Saturday, April 28, 2012

Oh mom...

Several months ago, I went through one of the most difficult and frightening days of my life.

I was sitting at a stoplight. It was mid-day and I had just gotten my car inspected and the oil changed. Sitting at the light, I took a drink of my Dr. Pepper. I slightly turned to put the can in the cup holder. As I turned back, I glanced in my rear-view mirror. That's when I saw the jeep behind me start to jolt forward. A durango had come over the hill, and didn't slow down for the light. Before I knew what was happening, I saw the durango push the jeep out of the way and slam into me. I couldn't do anything. I was blocked in on all sides, there was no where for me to avoid being hit. As the durango slammed into my mini cooper, I spit my Dr. Pepper all over myself and the steering wheel. I sat for a few seconds in shock.

Skip forward 20 minutes and I'm sitting on the sidewalk trying not to move as a cop is asking me what happened. I'm calm. I can handle this. But I can't. Because I see it in my mind. I play it in my mind as I recall that accident. But every time I see the durango in my mind, I see it coming for me, and I feel that fear. The fear that says, "I won't walk away from this." I can't stop the tears. Everytime I try to recall what happened, I start to cry. The ambulance shows up. They put me on the backboard, and I'm calm. I have to be calm. And I am. Until they ask what happened. Then, I'm crying again. In the ambulance, I hear the radio, I hear the monitors, I hear the emts talking. I want to close my eyes, but I can't. Because everytime I do, I see it and start crying again.

I'm wheeled through the er. Nurses ask me questions. "What's your name? What year is it?" I'm calm. Until they ask me what happened. And I'm crying again. I'm scared. I shouldn't be going through this alone. "What's your social security number?" I know this. How many times have I had to know it from memory? But I can't remember it. The numbers get jumbled and I can't figure out the right combination.

I'm in the waiting room, watching for my sister to pick me up. There she is, and for a few minutes, I'm going to be ok. Seeing her there, I can be calm. I'm not seriously injured. I'm joking about being covered in Dr. Pepper.  We get to the house, and she wants to come in.

My mother has just had surgery a few weeks before. She's laying on the couch in serious pain. Before I can even gather my head, she's laying face down on the bathroom floor. She's in and out of consciousness and barely breathing. I'm sitting in the hall terrified that I'm watching my mom die right in front of me and there's nothing I can do. The ambulance is on the way, but I'm so scared they won't make it in time.

My sister is better at dealing with emergencies than I am. Most people are. I never know what to do. "Get a cold rag." I would never think of that on my own. She's instructing me to do things. I know that if I were here in this situation alone, I would have no idea what to do. I would collapse in the hallway and watch my mother die. Not because I want to. I'm petrified in this situation. I freeze. I don't know how to be comforting. I don't know how to think. I shut down. My fear takes hold and I'm powerless against it.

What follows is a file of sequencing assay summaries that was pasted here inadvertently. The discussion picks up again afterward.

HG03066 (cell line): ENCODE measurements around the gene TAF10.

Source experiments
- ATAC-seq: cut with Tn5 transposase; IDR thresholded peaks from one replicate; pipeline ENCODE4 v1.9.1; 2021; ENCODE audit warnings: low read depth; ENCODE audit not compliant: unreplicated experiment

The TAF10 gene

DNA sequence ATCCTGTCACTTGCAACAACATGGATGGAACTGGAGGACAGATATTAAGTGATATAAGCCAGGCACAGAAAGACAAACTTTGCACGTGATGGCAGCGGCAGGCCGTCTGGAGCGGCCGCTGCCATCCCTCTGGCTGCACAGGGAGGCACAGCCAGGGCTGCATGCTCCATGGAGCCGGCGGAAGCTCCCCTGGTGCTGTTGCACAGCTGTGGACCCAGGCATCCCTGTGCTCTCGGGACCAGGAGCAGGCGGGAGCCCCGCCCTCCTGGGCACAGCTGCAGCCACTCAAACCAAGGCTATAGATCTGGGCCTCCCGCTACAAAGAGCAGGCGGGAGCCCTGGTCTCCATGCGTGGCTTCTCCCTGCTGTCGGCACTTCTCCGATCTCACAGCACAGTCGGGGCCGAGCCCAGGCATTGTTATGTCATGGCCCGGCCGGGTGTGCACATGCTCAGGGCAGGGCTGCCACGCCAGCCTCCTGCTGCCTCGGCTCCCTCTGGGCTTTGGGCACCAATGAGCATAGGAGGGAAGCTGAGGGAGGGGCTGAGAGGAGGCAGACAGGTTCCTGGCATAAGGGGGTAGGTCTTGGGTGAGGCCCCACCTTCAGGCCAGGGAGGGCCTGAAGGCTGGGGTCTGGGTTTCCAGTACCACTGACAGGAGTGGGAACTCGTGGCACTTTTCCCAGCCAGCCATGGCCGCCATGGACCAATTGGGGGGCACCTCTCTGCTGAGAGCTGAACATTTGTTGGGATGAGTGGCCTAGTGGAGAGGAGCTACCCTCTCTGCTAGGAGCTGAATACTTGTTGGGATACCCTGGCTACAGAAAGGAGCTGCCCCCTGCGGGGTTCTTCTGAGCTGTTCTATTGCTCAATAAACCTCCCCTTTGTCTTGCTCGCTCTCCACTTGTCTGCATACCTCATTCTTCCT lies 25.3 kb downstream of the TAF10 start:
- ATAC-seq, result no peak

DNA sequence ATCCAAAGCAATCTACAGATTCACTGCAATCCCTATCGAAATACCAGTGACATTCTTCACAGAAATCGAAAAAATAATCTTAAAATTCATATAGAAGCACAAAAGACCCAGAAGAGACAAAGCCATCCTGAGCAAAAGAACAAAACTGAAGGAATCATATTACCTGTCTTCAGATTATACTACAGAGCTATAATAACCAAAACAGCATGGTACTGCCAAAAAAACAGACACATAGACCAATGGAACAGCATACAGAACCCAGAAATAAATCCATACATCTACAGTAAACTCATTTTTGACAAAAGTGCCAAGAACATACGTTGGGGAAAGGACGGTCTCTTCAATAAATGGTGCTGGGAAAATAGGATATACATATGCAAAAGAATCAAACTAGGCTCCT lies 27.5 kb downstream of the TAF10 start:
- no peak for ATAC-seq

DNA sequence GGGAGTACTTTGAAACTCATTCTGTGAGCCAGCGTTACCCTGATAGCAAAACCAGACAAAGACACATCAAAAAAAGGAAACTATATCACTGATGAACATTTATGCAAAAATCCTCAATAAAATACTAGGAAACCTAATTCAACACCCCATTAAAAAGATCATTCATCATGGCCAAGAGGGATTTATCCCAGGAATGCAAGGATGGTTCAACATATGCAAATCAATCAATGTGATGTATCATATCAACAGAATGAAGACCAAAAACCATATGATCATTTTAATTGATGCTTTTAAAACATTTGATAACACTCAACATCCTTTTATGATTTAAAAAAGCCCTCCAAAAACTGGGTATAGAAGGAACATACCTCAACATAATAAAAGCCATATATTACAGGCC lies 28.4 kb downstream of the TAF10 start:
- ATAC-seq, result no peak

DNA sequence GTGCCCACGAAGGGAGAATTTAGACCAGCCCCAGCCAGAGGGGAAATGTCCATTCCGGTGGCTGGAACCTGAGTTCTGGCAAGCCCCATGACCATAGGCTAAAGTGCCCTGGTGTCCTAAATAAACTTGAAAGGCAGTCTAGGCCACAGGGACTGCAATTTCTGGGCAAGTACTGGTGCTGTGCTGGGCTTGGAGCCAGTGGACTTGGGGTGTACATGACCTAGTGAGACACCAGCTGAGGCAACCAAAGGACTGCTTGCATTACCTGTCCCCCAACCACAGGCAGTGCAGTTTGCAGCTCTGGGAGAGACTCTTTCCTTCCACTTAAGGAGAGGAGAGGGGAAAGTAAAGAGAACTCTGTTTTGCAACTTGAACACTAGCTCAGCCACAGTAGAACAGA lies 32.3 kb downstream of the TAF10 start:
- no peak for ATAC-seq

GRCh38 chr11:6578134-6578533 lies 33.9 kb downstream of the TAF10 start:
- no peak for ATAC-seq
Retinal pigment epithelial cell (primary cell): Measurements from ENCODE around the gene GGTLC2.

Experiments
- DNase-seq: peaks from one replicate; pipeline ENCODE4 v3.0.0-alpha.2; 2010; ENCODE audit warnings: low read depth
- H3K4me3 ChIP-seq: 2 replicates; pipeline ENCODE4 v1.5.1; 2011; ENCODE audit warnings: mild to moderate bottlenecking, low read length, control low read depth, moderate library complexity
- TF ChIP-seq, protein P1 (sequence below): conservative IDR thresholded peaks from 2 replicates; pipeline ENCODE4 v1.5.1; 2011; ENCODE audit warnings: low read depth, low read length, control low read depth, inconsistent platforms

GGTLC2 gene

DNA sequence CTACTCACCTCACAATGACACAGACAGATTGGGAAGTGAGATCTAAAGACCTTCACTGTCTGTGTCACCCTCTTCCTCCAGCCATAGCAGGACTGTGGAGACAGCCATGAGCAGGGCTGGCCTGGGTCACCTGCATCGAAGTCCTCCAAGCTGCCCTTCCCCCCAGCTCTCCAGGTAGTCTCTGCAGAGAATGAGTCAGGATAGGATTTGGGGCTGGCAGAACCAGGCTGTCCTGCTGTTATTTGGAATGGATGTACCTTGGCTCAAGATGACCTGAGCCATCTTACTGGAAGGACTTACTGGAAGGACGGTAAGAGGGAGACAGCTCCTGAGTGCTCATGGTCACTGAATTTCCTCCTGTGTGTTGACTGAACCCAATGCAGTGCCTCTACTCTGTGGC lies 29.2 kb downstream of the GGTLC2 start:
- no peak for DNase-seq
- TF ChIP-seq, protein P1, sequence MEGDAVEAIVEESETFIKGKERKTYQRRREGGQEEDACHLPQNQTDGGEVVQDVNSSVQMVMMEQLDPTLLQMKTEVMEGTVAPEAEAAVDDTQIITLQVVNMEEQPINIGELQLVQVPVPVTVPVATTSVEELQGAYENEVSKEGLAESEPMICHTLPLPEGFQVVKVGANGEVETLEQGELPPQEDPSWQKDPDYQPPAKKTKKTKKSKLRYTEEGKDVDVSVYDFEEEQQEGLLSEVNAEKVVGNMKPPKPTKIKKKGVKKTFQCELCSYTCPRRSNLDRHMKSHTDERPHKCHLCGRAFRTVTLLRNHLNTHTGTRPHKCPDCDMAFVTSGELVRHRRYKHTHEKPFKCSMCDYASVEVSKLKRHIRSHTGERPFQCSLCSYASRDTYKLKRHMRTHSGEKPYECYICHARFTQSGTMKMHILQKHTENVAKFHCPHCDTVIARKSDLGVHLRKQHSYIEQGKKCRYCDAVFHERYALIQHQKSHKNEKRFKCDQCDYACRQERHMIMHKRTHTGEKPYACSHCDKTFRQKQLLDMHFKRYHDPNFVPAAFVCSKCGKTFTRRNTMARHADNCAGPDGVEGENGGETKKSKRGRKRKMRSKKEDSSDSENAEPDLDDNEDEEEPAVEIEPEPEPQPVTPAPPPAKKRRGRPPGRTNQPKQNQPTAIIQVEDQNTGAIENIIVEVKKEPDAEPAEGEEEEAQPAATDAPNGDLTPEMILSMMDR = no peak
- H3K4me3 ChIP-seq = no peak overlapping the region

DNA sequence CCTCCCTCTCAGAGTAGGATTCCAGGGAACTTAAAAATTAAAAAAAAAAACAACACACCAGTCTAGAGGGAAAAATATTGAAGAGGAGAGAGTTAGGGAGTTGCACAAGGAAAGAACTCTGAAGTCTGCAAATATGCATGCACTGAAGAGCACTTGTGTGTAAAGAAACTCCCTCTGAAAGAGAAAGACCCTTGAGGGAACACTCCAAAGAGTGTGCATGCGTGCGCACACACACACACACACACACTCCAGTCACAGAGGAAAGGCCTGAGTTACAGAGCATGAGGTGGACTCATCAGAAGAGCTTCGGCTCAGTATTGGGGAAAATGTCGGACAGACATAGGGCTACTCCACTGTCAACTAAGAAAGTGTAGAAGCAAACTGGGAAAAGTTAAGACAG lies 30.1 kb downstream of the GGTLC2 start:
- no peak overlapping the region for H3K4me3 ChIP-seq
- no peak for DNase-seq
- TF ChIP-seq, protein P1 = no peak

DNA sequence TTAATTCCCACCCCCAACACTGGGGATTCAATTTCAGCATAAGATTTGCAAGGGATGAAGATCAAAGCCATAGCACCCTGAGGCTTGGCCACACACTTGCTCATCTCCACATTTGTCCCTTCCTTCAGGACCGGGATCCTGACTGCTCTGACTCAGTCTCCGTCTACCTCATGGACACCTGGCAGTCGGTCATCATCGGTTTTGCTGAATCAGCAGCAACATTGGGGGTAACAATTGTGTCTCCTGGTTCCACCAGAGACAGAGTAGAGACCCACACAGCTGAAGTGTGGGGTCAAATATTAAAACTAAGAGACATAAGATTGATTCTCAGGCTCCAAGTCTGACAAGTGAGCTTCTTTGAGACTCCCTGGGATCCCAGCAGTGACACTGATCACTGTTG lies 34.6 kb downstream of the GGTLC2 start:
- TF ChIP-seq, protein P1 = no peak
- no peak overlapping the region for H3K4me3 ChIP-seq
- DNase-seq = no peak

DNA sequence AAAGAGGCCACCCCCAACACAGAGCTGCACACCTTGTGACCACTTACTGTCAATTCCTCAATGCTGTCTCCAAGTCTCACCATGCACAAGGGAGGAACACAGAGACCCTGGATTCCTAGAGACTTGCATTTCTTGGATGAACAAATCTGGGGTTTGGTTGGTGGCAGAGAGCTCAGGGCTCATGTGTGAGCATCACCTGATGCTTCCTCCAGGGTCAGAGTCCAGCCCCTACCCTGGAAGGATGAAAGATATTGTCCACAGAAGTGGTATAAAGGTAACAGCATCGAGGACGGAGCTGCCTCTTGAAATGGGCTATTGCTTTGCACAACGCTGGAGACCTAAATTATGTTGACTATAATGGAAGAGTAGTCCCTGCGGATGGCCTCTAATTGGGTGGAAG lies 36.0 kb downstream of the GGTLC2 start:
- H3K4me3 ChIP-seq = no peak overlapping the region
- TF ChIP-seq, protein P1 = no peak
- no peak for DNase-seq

Hours later, we are all surrounding my mom in her hospital room. She's awake and asleep. The machine beeps...beeps....beeps...Then, it sounds like an alarm is going off. I stop breathing. This machine "alarms" every few minutes. But I can't handle this alarm. Because everytime it goes off, I think my mom is dead. And I start crying again. I'm crying silently until my aunt notices. She hugs me, and I lose it. Nothing anyone could say would make me feel better. I need air.

Sitting outside of the hospital, it's a pretty day out. Not too hot, not too cold. The sun is shinning. The wind is blowing. It dries my eyes and gives me something to focus on. But sooner or later, I'll have to go back into that hospital room. Eventually, I do. More siblings have arrived. My sister is having contractions, but it's just dehydration.

The night ends with all of us heading home. My mom still in the hospital. She had internal bleeding, but it stopped. I breathe a sigh, knowing she's going to make it through the night.

Even now, everytime I think about that day, I cry. It's probably the most terrified I've ever been about something "real." This wasn't unnatural anxieties. This wasn't monsters under the bed. To this day, I'm still terrified.

Something that struck me that day is how alone I felt. In the ambulance, in the er, in the hallway, in the hospital, I felt as if I was standing against hell on my own. I don't manage trauma well. I internalize everything. I refuse to burden others with my emotions or fears. But at the same time, I'm unable to hold it together. I can't function and figure things out logically. I need time to process everything.

I will not cry in front of anyone if I can help it. I remember feeling weak because it seemed like all I COULD do that day was cry. I'll never forgive myself for losing it that day. I'll never forgive myself for failing to keep it together. I'll never be able to repay my sister for being strong and carrying the world for me that day.

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